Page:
3:30 p.m. | A spokesperson for House Speaker David Ralston confirmed that he will hold a press briefing at the Georgia State Capitol at the Capitol at 3:45 p.m., following the Secretary of State's briefing. The details on what the speaker's presser will be about weren't shared.
Watch the briefing below.
3:20 p.m. | Here is Georgia's response to the Texas lawsuit:
“None are more conscious of the vital limits on judicial authority than are the members of this Court, and none stand more in admiration of the Constitution’s design to leave the selection of the President to the people, through their legislatures, and to the political sphere.” Bush v. Gore, 531 U.S. 98, 111 (2000) (per curiam). That is as it should be, given that the Constitution vests each State with the power to “appoint, in such manner as the Legislature thereof may direct, a number of electors.” U.S. Const. art. II, § 1, cl. 2. And that reality requires that Texas’s motions challenging the results of the presidential election in Georgia be denied.
3:10 p.m. | The reason for the delay with the Secretary of State's press conference, we're told, is that the sign language interpreter hasn't yet arrived.
You can watch the briefing here when it begins:
2:55 p.m. | By the way, Rep. Kwanza Hall - who won the special election earlier this month to fill the late John Lewis' 5th District seat until November general election winner Nikema Williams is sworn in with the new Congress next month - has introduced his first bill as a congressman.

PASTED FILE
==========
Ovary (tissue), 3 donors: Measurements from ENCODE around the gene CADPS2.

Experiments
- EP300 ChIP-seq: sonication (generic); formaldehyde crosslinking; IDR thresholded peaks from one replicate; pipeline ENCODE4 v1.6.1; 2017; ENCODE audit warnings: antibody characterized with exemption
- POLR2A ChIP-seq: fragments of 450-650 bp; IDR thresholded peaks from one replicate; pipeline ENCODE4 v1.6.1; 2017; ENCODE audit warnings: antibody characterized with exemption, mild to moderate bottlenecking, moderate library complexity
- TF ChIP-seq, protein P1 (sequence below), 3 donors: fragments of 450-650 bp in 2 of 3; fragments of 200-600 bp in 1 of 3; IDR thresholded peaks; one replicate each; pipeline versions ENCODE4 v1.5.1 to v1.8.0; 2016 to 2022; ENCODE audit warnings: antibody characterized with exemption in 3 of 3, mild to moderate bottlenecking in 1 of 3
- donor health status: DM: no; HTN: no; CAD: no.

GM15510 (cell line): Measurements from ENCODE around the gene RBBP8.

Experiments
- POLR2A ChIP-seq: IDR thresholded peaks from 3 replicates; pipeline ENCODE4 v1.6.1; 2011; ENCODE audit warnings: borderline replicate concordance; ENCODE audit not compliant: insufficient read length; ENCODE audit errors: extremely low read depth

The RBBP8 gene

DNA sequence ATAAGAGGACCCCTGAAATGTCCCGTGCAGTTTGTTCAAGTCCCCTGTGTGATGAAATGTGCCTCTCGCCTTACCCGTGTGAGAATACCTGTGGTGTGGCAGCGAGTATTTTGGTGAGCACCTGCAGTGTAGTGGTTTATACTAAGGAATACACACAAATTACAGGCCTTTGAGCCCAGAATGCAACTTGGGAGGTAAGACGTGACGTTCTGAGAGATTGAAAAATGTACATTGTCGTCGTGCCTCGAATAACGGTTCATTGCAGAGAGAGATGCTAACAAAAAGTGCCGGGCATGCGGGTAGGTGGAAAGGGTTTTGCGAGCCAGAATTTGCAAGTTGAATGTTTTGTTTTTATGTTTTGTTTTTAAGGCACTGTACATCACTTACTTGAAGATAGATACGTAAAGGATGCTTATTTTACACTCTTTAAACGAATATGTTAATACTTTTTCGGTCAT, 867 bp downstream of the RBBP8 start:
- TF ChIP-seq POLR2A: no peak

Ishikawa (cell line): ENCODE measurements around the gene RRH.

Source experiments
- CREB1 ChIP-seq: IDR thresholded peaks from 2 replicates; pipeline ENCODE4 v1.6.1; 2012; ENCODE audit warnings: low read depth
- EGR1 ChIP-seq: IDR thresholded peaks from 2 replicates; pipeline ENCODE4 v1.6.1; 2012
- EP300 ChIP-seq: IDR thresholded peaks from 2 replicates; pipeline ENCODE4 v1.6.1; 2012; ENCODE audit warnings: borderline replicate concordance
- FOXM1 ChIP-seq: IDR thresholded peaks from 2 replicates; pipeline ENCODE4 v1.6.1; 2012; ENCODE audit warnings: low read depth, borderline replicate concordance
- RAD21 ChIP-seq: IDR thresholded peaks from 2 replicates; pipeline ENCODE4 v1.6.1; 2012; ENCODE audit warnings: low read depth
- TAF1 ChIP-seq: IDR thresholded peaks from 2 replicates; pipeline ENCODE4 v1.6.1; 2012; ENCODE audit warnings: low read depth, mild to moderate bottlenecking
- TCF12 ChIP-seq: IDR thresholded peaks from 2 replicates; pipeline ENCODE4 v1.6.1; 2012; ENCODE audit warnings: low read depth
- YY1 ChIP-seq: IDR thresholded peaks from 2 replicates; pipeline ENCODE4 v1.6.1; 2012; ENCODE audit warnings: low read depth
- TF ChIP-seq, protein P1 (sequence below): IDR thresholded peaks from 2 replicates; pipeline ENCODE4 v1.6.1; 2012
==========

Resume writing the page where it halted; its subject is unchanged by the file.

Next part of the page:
It's called the John Lewis Prompt and Accurate Reporting of Elections Act.
Hall, from a release:
"If passed, this legislation would ensure that all absentee ballots cast in elections for federal office must be counted before Election Day. It would directly address the dynamic our country confronted following the 2020 general election, which found Americans waiting many days to ascertain the victor of the election, namely because certain states had laws which prevented them from counting absentee and mail-in votes before Election Day."
2:45 p.m. | We'll be streaming the press conference with the Secretary of State's Office in the video player above in about 15 minutes. Meanwhile one of the states sued by Texas along with Georgia, Pennsylvania, has submitted its response to the Supreme Court:
1:50 p.m. | The Secretary of State's Office has announced it will be conducting a press conference at 3 p.m.
1:40 p.m. | Here's an anecdote from New Yorker writer Charles Bethea, who spoke to Georgia election official Gabriel Sterling:
12:50 p.m. | 11Alive's Brendan Keefe pulled some of Rudy Giuliani's comments during the Georgia state House Governmental Affairs Committee hearing this afternoon:
12:35 p.m. | Six states - Missouri, Arkansas, Louisiana, Mississippi, South Carolina and Utah - have joined Texas in the lawsuit against Georgia, Michigan, Wisconsin and Pennsylvania.
Georgia has until 3 p.m. today to submit its response why the Supreme Court should not hear the case. It's not clear if the state will file that individually or collectively with the other three states.